Business / Technology

Cyberspace governance to get top priority

By Cao Yin (China Daily) Updated: 2015-12-17 09:50

Efforts to focus on protecting national security, sovereignty

China is committed to be a part of the ongoing discussions on cyberspace governance, but will concentrate on steps to uphold Internet sovereignty and national security, experts said.

Though China has the largest Internet population, it has also been a frequent victim of cyberattacks targeted at national security, the Cyberspace Administration of China, the country's Internet regulator, said.

Lu Wei, head of the administration, said that the Second World Internet Conference in Wuzhen, Zhejiang province, will be used as a platform to share and voice China's concerns and opinions on cyberspace governance. At the same time, it will also act as a bridge for guests from home and abroad to exchange views about the industry.

Lu said that the theme for this year's conference is network connections and mutual governance, adding that a peaceful, safe, stable and prosperous cyberspace is important for all countries.

"No one can be excluded from the purview of the subjects under discussion. China will undertake its responsibilities seriously and hope to achieve consensus on several issues," Lu said.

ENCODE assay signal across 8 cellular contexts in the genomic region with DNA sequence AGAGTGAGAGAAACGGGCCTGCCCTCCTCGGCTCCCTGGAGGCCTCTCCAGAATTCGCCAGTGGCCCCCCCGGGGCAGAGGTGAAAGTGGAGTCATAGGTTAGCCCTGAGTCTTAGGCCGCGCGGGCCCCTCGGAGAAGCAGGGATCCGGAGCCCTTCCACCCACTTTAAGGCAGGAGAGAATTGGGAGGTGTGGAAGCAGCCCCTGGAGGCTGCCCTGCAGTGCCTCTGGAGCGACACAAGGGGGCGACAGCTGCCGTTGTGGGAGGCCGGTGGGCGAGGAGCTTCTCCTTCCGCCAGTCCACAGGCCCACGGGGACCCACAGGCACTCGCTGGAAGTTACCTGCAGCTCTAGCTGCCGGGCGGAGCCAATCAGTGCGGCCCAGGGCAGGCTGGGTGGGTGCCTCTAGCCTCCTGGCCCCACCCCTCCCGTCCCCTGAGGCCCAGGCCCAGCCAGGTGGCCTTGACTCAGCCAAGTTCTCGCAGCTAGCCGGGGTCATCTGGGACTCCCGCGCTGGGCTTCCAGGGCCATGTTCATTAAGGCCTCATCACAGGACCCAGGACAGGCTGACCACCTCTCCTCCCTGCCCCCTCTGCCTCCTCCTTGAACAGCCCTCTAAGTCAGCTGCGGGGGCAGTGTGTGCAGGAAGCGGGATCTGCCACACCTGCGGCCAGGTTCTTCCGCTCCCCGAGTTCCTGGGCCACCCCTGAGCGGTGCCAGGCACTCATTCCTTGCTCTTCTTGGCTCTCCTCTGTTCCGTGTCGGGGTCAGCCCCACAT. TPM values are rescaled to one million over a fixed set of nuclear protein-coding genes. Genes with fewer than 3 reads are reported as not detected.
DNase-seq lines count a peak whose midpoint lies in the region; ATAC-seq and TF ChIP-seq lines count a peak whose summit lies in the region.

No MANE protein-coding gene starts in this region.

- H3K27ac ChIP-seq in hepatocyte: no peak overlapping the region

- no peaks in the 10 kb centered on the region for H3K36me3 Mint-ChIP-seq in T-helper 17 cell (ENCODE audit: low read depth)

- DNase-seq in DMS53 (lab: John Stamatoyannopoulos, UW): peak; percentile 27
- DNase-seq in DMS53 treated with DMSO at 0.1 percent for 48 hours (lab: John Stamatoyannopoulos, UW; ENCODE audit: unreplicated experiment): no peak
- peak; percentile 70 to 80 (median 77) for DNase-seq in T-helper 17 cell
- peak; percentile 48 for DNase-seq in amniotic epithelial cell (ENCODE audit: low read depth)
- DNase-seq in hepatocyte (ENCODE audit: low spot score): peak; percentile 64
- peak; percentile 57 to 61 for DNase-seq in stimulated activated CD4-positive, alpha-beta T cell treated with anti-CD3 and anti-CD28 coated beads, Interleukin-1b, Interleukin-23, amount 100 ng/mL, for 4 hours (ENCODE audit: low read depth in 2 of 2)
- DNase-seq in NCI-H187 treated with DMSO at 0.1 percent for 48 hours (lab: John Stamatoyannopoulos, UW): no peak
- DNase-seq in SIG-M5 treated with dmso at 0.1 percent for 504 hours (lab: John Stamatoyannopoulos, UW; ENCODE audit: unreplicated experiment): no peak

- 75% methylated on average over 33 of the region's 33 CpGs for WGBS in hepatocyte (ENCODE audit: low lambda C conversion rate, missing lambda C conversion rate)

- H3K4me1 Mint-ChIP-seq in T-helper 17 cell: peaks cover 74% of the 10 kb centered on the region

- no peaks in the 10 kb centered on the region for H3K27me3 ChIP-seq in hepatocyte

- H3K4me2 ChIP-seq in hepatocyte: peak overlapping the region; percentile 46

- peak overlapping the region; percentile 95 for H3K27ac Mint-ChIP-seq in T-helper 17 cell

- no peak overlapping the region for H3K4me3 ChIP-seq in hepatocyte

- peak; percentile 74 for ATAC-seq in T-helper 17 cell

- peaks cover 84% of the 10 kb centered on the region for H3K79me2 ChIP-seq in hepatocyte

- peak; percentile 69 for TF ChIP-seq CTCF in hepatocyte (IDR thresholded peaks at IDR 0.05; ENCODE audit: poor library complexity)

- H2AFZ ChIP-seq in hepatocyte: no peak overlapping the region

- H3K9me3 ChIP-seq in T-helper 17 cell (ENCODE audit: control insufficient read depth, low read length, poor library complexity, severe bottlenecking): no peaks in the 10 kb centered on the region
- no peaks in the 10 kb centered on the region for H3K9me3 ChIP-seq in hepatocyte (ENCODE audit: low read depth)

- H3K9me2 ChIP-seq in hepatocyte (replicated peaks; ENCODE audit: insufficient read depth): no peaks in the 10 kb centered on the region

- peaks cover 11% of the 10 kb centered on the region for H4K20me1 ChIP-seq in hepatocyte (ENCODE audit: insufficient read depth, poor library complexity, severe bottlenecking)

This is however, not the first time that China is reiterating its Internet commitments. In July, President Xi Jinping delivered a speech in Brazil, saying the country is willing to jointly build a multilateral, democratic and transparent Internet governance system.

China has also been improving its Internet protection mechanism through legislation.

The Standing Committee of the National People's Congress, the top legislature, adopted a new National Security Law in July, which covers a wide spectrum of topics such as defense, finance, science and technology, culture and religion.

Zheng Shuna a member of the Legislative Affairs Commission of the NPC Standing Committee, said that legal backing is essential due to the of "ever-growing security challenges".

"Externally, the nation must defend its sovereignty, security and development interests, and internally, it must maintain its political security and social stability," Zheng said.

Li Yuxiao, chief of Internet Management and Law Research Center of Beijing University of Posts and Telecommunication, said China must play a lead role in making international rules pertaining to cyberspace.

He said the national security legislation showed the central leadership's determination to uphold Internet governance and also represented China's determination to play a responsible role in the world.

Hot Topics

Editor's Picks